[ntp:hackers] [Gpsd-dev] ntpd shm changes

Dave Hart davehart_gmail_exchange_tee at davehart.net
Sun Mar 20 20:03:44 UTC 2011


On Sun, Mar 20, 2011 at 17:42 UTC, Jon Schlueter wrote:
> On Sun, Mar 20, 2011 at 10:17 AM, tz <thomas at mich.com> wrote:
>> On Sun, Mar 20, 2011 at 8:39 AM, Jon Schlueter <jon.schlueter at gmail.com> wrote:
>>
>>> http://www.cs.umd.edu/~pugh/java/memoryModel/DoubleCheckedLocking.html
>>
>> I don't think double-checking can give any advantage over single-checking.
>> You either need a locking mechanism, a way to disable interrupts
>> (across all cores!), or use some kind of queuing/serialization
>> mechanism.
>
> I reference it since there has been a decent amount of information about what
> can go wrong if you don't use some sort of locking to share a resource

Thanks for the pointer.  You seem to have overlooked the one bright
spot in that sea of "not reliably", namely, the section mentioning one
can portably implement Java lockless synchronization that is reliable
using 32-bit loads and stores.  That reveals an assumption no longer,
true, that Java is always itself a 32-bit platform, but I suspect it
is safe to assume int-sized loads and stores are atomic in general,
and on many but not all 32/64 biarch, 32-bit loads and stores are also
atomic for 64-bit code.  I retain hope a strategy of storing valid &
count (or similar) in at least 64-bit storage, perhaps 128, and
manipulating them using the native int size.  I believe count can be
safely used similar to how it is now with a 32-bit producer and 64-bit
consumer or vice-versa, because the low order bits will change and be
visible to both, and the loss of a carryover into the upper 32 bits
doesn't hurt this use.

> http://www.aristeia.com/Papers/DDJ_Jul_Aug_2004_revised.pdf
>
> The following are places shared access without the use of a
> synchronization mechanism will break
>  * Instruction Ordering (compiler may do things with what you wrote to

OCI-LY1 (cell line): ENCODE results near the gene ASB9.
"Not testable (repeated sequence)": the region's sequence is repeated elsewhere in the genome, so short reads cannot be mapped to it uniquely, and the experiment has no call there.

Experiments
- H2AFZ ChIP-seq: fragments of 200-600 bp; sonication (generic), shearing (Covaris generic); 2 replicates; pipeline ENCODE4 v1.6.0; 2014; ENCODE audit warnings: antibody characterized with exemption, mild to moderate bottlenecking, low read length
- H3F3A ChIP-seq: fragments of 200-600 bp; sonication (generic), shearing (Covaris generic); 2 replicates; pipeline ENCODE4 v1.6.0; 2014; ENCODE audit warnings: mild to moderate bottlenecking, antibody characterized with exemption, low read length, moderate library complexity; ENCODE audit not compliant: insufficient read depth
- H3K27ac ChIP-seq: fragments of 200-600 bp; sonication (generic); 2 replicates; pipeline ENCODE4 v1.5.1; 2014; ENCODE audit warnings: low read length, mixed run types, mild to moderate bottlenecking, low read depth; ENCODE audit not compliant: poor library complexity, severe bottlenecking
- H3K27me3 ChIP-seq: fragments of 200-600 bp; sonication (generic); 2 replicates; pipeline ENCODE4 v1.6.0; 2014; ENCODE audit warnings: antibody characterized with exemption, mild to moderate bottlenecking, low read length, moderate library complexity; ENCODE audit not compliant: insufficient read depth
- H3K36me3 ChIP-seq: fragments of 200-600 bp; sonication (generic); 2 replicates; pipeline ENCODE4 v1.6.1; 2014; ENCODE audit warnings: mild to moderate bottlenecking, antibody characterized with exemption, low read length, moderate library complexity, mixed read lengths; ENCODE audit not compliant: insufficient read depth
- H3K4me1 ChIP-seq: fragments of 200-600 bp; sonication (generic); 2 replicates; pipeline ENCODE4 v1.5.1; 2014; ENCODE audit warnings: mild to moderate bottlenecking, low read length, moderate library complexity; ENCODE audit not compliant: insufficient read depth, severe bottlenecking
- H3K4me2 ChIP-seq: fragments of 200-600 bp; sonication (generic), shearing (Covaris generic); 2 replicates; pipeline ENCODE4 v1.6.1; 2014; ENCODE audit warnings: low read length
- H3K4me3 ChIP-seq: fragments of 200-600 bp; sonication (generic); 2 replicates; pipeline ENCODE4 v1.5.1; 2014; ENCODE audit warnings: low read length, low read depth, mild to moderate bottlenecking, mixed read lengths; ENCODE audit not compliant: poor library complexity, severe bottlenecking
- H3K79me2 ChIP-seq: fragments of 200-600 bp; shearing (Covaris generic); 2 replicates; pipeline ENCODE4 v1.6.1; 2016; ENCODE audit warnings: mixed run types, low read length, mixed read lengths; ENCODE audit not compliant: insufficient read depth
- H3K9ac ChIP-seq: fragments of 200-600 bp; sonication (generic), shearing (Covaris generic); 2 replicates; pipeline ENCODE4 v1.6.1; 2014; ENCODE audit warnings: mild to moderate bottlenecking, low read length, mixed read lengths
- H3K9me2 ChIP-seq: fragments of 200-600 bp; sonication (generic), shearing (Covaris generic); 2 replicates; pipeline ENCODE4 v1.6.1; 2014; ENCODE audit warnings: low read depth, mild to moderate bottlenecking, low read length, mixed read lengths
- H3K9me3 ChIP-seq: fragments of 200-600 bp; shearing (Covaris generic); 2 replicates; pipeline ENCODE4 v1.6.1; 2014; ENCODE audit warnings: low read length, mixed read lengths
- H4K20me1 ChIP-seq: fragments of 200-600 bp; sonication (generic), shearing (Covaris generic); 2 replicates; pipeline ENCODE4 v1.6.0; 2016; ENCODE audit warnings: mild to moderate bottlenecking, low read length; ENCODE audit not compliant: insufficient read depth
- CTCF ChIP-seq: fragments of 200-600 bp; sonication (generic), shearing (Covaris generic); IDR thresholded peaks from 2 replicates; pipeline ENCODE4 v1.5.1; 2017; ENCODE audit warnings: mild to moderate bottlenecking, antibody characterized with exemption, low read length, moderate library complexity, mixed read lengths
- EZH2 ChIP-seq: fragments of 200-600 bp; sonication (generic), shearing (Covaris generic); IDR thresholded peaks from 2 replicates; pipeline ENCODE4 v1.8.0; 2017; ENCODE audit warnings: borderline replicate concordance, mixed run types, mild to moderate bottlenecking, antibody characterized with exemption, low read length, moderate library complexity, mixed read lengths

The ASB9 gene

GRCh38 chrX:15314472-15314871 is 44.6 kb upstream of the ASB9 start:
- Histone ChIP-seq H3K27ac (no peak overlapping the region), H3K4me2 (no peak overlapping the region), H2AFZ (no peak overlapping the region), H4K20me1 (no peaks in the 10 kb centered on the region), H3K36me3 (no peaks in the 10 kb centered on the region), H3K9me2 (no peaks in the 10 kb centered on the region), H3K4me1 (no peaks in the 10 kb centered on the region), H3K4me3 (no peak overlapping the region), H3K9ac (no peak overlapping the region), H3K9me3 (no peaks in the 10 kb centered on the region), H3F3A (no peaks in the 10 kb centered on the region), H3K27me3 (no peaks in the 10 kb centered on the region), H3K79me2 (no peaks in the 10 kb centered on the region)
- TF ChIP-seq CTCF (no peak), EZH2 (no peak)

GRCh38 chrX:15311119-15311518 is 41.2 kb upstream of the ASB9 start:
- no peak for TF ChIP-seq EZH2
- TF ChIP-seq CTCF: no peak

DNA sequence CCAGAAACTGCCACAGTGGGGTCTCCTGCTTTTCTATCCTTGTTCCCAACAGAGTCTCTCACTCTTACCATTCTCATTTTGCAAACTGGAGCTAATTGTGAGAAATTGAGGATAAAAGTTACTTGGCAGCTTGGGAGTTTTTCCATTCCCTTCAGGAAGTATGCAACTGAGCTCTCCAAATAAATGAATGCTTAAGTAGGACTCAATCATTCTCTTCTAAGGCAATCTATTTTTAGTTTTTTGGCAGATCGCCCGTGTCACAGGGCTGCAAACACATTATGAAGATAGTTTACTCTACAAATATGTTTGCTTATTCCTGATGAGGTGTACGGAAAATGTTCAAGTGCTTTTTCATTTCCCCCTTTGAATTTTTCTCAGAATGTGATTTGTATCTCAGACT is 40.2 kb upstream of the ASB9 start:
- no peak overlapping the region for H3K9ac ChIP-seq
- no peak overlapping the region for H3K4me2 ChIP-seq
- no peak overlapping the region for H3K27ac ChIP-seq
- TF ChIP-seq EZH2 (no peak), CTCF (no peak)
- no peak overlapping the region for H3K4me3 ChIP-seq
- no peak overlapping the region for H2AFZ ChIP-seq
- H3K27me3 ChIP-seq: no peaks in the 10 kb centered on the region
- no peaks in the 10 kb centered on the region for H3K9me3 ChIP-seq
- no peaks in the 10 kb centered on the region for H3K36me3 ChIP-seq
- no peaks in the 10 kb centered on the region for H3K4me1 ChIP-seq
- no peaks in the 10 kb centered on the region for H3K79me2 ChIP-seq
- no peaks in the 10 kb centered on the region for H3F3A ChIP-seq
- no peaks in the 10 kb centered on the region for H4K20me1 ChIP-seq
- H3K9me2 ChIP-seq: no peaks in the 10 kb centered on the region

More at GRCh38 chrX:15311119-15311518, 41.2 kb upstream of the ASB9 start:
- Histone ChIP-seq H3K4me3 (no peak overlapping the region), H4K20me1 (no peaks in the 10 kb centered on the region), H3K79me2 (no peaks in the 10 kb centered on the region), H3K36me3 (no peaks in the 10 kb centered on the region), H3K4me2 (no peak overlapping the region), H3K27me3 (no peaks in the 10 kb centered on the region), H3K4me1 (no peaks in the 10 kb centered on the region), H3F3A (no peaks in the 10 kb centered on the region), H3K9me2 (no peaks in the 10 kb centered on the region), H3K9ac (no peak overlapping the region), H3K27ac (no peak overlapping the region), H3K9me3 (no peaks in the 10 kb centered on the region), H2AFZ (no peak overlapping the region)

> change the ordering)
>    code generation/ compiler optimization/ hardware optimization
>  * volatile keyword may/may not do what you want it to do...  see
> section 5 of the above document
>  * memory caches on with a multi core processor
>
> If you have not read this article or are familiar with this issue I
> recommend taking the time to read
> through Scott Meyers article before dismissing this as not being an
> issue for working with a
> shared memory segment between two apps wanting to exchange information.

Thanks again for the pointer, but the discussion of volatile there is
not relevant to C.  There's lovely historic perspective on the
introduction of volatile by Gordon Bell, and discussion of the C++
semantics of volatile, but not C.  C _does_ prohibit reordering
accesses between volatiles.  Along with careful use of atomic sizes, I
believe on x86 that is all that is needed.  x86 multiproc/multicore
systems have rational cache coherency for atomic reads and writes.
I'm not as comfortable with other systems to comment, but I do note
the existing lockless refclock_shm driver hasn't as far as I know
hasn't been observed to have any partial update issues in the wild
with the newer mode 1 (count and valid used).

It may be best to use pthread_mutex_trylock() on the ntpd side to
ensure nonblocking operation, and restrict the hypothetical
refclock_shm.c new POSIX named shm mode with the new shm layout to
systems building ntpd with pthreads.  With any luck that routine is
itself implemented via atomic load/store and not a syscall.

Thanks again to everyone, I hope we can get it right on the first try
as a result.

Cheers,
Dave Hart


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